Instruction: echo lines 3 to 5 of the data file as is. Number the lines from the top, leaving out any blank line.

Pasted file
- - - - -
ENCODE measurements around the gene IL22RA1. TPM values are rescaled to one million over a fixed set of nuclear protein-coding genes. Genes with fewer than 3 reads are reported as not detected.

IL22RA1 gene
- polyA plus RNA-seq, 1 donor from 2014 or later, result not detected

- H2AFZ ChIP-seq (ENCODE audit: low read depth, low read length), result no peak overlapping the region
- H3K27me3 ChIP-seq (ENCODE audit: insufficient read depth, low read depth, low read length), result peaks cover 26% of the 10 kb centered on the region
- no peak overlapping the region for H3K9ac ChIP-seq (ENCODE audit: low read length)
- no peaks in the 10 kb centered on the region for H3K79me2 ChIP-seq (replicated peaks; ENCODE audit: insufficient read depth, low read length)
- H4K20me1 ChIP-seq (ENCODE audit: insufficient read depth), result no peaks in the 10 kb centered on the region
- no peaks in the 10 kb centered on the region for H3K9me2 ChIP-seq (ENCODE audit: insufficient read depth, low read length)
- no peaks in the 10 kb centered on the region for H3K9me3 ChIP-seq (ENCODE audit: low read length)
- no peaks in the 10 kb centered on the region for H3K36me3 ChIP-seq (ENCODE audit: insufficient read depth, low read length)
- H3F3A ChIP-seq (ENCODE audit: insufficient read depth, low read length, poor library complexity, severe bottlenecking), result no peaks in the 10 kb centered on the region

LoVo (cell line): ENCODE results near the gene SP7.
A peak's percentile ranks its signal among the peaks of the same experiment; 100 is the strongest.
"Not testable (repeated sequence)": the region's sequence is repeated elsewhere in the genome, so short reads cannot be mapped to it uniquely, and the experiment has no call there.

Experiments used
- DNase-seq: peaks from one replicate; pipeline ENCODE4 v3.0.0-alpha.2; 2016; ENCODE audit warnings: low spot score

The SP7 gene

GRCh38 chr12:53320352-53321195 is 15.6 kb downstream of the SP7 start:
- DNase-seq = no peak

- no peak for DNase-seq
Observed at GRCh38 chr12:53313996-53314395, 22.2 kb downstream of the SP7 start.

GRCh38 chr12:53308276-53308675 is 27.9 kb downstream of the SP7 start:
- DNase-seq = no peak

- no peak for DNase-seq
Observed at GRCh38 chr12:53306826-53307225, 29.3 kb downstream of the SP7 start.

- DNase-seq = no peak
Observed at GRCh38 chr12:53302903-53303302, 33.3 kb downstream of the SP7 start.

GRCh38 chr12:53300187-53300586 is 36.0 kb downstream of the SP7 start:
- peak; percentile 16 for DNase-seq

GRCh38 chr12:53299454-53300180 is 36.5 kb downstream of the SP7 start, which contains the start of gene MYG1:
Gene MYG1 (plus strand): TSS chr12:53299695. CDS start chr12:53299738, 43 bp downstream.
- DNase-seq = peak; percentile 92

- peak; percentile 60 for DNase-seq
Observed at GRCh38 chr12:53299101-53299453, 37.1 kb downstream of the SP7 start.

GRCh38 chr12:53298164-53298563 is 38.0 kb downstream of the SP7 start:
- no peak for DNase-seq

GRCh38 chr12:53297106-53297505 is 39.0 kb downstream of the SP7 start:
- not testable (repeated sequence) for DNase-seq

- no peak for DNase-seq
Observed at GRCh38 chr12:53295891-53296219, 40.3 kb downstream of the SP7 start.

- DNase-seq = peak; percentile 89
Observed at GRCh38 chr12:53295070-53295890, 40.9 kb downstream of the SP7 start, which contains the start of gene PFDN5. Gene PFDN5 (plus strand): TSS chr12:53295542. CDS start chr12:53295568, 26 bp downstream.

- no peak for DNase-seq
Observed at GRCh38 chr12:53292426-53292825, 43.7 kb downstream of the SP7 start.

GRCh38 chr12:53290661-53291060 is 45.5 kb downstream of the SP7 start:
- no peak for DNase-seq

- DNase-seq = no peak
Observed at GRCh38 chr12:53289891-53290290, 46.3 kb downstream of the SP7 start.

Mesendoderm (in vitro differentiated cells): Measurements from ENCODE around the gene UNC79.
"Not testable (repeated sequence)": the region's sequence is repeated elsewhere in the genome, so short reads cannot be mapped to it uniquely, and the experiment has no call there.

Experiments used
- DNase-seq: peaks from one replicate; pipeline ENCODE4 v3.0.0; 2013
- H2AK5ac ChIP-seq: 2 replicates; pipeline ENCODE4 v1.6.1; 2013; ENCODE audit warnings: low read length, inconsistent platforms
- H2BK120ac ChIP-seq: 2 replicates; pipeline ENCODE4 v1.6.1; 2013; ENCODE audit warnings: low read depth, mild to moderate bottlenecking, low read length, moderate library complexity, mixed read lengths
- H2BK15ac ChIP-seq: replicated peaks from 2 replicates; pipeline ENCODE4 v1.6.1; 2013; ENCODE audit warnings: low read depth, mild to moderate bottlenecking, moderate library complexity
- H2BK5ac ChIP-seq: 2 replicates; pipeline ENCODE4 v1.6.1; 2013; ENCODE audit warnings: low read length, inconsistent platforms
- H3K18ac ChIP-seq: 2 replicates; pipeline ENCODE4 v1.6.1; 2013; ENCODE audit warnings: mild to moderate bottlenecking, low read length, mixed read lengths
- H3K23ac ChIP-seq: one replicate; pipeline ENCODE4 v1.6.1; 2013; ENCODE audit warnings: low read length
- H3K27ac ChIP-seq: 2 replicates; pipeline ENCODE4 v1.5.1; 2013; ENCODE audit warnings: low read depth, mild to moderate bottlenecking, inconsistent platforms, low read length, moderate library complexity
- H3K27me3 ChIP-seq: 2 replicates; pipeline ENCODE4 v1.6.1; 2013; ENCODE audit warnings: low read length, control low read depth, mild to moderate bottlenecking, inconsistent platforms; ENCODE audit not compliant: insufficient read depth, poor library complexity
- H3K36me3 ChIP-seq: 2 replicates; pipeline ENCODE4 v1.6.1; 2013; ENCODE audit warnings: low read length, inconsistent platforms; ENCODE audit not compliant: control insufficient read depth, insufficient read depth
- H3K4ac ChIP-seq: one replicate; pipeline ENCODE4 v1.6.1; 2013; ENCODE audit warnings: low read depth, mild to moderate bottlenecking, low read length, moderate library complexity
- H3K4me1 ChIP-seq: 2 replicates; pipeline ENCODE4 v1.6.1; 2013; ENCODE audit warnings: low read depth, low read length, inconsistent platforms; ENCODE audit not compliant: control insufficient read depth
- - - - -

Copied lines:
- polyA plus RNA-seq, 1 donor from 2014 or later, result not detected

- H2AFZ ChIP-seq (ENCODE audit: low read depth, low read length), result no peak overlapping the region
- H3K27me3 ChIP-seq (ENCODE audit: insufficient read depth, low read depth, low read length), result peaks cover 26% of the 10 kb centered on the region